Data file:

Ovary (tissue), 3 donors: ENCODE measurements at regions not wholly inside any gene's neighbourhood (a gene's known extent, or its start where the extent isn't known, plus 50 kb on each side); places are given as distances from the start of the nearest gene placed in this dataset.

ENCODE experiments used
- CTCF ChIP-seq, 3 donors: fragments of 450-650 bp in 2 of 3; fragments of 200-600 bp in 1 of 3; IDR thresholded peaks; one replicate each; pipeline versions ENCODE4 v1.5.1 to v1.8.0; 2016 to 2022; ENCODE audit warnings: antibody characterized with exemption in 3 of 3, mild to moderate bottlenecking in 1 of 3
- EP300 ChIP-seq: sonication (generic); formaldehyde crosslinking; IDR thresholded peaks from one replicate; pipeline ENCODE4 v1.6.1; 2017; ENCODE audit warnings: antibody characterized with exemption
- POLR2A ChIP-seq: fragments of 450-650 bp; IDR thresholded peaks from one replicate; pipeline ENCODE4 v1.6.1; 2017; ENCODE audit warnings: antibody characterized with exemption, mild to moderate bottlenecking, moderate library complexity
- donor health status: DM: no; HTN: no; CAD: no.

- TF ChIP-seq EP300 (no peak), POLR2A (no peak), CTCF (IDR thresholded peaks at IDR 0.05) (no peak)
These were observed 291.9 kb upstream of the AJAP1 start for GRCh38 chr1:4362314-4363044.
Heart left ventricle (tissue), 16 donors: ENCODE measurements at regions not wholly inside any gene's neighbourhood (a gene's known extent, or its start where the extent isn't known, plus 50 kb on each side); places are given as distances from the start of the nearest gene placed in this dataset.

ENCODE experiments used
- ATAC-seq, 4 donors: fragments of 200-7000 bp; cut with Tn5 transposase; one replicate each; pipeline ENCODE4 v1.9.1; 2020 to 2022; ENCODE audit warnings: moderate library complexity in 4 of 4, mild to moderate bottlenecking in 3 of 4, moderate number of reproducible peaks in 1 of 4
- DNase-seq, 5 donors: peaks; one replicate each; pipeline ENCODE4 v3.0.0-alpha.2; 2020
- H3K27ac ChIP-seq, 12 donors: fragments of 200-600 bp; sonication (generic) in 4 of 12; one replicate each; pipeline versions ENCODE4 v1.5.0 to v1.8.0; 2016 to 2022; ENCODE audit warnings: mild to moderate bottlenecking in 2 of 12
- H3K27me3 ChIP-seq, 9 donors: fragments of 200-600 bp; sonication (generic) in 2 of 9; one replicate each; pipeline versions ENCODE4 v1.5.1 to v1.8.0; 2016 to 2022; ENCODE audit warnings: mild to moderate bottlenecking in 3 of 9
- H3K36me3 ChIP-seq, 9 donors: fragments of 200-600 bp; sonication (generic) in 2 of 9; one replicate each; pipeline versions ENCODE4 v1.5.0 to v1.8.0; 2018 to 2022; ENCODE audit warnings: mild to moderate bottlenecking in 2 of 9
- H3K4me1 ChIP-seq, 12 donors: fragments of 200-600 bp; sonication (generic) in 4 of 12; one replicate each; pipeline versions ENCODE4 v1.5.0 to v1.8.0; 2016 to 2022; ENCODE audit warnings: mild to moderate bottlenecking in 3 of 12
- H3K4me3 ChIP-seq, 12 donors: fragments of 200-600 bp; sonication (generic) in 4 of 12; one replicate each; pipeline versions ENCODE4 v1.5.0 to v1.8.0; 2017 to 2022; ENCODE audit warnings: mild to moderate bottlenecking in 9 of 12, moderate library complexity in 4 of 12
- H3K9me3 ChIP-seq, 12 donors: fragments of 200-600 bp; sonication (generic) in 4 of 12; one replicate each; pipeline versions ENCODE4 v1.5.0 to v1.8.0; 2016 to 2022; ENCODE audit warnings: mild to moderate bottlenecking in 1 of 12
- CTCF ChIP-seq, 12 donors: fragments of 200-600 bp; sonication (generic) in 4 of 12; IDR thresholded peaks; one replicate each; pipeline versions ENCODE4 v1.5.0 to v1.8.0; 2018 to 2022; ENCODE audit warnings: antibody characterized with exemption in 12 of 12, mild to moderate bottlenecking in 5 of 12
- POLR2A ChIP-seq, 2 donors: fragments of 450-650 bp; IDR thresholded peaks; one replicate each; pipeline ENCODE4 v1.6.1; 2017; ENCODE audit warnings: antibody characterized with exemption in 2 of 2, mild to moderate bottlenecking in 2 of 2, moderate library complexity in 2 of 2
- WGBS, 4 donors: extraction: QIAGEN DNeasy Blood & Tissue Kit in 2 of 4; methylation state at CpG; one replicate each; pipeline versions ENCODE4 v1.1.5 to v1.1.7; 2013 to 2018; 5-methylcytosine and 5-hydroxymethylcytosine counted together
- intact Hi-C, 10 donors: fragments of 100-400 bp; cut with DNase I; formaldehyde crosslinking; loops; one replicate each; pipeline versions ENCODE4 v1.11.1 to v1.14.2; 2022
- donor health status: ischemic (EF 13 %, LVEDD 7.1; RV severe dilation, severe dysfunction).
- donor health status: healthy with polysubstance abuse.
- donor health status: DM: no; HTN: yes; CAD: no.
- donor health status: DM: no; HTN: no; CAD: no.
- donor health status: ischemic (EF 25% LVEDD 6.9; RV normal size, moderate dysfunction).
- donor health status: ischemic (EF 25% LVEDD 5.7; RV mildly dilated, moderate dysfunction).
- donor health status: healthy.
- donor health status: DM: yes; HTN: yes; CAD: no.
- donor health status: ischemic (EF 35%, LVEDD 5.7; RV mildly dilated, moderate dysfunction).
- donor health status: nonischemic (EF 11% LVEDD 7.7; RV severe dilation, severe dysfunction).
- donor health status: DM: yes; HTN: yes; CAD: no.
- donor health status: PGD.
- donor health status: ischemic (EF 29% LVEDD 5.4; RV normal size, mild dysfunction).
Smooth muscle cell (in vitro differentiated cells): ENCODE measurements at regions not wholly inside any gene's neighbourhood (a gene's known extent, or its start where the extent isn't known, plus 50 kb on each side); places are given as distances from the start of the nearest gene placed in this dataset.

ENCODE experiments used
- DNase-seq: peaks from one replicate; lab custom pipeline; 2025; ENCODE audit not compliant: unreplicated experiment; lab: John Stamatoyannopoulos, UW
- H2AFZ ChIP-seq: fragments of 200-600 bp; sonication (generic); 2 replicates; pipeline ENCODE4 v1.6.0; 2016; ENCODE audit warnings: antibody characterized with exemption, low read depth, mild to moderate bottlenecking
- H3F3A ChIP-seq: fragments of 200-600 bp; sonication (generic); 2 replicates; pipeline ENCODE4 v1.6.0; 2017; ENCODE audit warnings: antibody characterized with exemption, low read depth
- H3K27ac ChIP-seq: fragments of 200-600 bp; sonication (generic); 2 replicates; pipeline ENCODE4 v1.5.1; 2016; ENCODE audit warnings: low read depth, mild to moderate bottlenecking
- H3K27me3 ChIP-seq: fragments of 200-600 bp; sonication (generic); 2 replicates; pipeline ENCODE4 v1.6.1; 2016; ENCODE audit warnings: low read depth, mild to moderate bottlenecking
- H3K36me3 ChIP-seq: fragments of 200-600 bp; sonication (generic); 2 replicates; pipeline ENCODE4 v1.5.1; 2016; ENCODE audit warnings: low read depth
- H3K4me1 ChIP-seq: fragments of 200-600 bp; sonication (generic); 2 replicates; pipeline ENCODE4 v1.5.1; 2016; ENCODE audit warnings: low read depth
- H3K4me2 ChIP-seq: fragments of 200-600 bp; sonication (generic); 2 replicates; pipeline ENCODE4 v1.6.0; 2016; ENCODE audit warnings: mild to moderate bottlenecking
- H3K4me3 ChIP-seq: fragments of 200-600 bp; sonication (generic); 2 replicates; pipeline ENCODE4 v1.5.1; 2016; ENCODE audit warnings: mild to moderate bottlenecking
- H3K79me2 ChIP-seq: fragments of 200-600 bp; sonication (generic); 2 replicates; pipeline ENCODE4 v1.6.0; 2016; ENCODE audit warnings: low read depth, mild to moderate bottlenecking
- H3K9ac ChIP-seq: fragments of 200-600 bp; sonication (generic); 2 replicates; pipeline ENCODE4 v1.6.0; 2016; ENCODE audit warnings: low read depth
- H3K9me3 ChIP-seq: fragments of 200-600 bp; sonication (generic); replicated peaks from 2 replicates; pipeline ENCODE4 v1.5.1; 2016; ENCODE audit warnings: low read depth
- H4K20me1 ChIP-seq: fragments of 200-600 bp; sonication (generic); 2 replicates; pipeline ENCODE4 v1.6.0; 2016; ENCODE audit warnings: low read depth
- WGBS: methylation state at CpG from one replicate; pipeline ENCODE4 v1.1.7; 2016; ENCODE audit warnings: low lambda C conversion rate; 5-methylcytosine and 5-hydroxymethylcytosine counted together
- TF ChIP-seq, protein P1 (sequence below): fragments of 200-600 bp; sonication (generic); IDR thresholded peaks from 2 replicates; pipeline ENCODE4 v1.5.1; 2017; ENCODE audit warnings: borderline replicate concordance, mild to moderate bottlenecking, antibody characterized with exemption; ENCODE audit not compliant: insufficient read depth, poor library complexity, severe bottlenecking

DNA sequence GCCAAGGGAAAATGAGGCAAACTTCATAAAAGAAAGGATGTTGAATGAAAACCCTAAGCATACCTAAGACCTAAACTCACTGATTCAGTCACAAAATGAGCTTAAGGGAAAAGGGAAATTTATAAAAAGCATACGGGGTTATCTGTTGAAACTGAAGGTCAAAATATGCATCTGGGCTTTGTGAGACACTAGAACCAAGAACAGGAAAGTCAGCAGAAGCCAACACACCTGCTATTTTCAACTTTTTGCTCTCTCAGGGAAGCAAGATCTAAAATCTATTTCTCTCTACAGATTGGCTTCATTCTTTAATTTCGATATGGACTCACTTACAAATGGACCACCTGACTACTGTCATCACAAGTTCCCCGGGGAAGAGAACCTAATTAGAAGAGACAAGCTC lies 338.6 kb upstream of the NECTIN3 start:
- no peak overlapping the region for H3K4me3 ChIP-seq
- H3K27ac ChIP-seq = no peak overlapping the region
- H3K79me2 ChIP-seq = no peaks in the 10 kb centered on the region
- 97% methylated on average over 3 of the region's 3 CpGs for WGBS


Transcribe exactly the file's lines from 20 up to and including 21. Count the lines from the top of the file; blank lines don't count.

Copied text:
- POLR2A ChIP-seq, 2 donors: fragments of 450-650 bp; IDR thresholded peaks; one replicate each; pipeline ENCODE4 v1.6.1; 2017; ENCODE audit warnings: antibody characterized with exemption in 2 of 2, mild to moderate bottlenecking in 2 of 2, moderate library complexity in 2 of 2
- WGBS, 4 donors: extraction: QIAGEN DNeasy Blood & Tissue Kit in 2 of 4; methylation state at CpG; one replicate each; pipeline versions ENCODE4 v1.1.5 to v1.1.7; 2013 to 2018; 5-methylcytosine and 5-hydroxymethylcytosine counted together